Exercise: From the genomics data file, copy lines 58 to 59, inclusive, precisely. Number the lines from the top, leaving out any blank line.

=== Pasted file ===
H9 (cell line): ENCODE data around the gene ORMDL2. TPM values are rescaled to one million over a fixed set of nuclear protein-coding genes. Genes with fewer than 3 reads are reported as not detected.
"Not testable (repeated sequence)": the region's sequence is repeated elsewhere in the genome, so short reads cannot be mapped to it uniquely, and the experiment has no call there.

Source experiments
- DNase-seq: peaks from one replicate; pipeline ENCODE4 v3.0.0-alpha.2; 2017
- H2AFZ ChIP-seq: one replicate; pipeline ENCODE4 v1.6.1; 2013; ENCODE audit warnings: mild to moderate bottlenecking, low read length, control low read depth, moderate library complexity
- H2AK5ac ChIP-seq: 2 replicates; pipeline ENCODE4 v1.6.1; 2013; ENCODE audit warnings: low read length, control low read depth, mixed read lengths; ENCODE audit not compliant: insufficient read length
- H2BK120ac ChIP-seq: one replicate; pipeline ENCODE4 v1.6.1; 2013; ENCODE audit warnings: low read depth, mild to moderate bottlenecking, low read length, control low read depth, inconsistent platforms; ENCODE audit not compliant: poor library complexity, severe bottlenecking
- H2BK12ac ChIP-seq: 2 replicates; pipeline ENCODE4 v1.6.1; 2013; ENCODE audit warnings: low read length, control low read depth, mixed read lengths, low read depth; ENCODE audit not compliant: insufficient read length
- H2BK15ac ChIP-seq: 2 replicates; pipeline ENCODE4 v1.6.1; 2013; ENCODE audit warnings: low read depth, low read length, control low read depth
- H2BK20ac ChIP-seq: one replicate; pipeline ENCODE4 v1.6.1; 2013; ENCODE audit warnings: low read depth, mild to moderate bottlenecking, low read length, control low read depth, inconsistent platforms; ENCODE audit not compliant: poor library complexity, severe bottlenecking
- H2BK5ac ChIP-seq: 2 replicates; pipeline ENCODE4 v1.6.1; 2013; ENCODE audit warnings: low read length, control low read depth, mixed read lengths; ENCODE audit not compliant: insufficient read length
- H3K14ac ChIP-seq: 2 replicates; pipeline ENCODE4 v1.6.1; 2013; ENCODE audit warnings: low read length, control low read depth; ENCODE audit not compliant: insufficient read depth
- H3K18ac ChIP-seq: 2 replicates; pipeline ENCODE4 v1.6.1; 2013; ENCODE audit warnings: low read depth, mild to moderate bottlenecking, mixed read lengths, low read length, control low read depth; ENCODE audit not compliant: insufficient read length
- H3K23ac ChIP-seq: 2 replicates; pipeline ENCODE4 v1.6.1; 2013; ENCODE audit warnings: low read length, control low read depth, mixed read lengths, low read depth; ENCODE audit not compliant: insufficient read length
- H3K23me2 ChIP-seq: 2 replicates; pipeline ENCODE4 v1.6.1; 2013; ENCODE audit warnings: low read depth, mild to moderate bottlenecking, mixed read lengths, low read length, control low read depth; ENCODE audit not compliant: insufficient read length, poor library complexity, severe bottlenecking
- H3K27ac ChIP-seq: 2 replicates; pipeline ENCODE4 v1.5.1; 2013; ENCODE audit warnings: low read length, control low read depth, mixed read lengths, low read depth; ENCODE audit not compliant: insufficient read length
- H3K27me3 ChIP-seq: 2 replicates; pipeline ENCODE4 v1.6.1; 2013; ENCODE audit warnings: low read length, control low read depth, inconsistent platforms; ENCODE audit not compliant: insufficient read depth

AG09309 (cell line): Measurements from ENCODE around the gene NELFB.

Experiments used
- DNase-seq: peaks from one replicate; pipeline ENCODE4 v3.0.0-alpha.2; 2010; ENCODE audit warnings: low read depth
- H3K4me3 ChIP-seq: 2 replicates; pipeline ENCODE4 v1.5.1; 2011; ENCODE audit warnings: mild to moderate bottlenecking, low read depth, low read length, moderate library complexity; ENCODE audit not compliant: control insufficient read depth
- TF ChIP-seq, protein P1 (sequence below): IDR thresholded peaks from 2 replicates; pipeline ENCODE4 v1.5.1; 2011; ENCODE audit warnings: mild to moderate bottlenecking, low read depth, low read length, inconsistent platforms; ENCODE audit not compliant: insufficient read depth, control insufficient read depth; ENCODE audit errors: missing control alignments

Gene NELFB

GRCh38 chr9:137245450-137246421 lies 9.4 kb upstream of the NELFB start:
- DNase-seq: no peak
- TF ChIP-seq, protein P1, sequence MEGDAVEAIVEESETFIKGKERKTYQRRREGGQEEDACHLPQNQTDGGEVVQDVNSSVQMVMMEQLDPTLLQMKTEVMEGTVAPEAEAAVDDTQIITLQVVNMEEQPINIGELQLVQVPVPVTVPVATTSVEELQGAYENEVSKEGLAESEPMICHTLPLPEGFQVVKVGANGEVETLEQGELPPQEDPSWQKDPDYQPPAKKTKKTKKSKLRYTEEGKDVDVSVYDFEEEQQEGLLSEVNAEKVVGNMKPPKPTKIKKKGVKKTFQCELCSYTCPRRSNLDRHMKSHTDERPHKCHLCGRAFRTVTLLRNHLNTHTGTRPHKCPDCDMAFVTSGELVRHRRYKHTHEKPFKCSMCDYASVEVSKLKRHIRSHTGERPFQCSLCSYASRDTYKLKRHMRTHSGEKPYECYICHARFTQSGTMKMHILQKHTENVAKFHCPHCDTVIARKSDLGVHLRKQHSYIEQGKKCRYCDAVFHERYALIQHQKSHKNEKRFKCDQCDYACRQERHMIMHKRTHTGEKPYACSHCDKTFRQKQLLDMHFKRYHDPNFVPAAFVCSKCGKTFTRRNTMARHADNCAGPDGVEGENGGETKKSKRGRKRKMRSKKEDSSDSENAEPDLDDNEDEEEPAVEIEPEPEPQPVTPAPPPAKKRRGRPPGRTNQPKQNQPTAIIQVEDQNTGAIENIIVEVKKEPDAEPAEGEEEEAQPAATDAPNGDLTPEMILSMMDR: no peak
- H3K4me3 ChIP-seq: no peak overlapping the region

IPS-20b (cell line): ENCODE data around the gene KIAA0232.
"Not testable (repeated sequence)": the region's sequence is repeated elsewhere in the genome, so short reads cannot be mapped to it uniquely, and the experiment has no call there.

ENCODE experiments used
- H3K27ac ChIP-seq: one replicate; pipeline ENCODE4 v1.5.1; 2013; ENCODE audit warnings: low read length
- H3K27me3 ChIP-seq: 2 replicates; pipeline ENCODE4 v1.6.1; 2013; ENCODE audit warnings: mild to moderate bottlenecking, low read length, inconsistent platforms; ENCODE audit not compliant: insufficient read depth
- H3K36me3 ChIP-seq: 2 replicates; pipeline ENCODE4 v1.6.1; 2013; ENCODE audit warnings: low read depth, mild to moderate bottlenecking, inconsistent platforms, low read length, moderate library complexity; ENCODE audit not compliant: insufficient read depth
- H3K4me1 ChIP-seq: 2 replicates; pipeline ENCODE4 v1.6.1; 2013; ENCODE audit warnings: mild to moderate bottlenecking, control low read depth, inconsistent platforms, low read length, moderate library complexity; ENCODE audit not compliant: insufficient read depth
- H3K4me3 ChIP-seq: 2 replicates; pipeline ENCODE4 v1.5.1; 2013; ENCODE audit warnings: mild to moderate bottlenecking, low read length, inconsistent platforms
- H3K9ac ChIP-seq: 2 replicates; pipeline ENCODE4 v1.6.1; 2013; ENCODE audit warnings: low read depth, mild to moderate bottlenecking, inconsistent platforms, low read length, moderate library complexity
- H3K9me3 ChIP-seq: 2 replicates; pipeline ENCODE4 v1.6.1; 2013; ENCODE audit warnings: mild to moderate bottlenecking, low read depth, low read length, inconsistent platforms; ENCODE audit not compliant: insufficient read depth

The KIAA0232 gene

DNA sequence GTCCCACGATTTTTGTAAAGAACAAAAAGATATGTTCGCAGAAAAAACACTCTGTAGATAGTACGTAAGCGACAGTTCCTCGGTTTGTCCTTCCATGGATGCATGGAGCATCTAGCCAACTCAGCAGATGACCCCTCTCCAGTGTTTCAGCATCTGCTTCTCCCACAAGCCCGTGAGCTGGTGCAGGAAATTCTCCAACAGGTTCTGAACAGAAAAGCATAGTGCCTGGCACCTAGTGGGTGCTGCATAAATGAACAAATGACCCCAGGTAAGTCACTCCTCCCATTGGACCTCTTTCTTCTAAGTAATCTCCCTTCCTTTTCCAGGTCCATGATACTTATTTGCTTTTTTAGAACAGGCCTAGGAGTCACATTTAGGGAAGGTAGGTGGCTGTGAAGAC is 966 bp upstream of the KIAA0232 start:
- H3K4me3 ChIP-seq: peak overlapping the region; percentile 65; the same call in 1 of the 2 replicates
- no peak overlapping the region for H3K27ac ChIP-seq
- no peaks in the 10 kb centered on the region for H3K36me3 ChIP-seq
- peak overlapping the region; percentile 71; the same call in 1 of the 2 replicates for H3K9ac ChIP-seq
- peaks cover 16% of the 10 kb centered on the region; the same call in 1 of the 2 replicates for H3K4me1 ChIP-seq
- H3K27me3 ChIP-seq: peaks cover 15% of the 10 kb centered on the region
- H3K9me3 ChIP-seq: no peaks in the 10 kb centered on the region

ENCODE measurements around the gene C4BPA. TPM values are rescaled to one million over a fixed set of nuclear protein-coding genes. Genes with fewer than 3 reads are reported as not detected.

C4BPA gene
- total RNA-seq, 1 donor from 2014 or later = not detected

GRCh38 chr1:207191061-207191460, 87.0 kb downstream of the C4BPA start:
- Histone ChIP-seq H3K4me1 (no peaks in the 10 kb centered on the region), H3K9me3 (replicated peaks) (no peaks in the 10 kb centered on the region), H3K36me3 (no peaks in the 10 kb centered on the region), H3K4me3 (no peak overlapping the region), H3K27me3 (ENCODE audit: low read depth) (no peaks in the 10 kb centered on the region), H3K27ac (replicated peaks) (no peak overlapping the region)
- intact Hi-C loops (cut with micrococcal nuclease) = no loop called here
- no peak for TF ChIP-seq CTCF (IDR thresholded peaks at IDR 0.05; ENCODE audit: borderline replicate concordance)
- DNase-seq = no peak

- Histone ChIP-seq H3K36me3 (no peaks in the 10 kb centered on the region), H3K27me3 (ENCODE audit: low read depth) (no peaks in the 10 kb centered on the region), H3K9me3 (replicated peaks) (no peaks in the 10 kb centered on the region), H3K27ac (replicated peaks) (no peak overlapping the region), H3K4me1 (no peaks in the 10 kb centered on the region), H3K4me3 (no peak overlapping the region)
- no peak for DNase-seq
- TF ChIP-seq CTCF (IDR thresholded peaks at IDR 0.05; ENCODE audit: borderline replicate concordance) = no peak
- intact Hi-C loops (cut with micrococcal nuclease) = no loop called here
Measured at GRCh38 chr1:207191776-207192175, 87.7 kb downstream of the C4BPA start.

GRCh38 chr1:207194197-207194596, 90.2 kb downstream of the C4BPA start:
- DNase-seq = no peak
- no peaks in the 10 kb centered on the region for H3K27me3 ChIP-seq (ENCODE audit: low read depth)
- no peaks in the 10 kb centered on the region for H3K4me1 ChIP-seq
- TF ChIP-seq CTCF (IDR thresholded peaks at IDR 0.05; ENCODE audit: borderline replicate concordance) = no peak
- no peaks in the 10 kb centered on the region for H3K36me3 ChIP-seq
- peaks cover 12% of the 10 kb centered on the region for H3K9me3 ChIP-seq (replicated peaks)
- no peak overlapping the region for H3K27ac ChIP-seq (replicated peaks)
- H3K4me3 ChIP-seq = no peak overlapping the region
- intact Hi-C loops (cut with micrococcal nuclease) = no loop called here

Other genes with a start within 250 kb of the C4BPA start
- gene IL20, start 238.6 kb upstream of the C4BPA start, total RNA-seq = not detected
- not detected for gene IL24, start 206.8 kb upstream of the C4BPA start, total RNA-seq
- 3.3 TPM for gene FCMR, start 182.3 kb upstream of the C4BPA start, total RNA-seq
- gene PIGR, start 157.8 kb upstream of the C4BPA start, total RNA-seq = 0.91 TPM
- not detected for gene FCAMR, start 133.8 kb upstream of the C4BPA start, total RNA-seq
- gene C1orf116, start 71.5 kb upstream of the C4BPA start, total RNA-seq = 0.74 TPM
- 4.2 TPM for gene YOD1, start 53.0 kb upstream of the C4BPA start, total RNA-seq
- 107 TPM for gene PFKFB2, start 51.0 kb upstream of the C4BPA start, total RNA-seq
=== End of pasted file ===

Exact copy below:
- intact Hi-C loops (cut with micrococcal nuclease) = no loop called here
Measured at GRCh38 chr1:207191776-207192175, 87.7 kb downstream of the C4BPA start.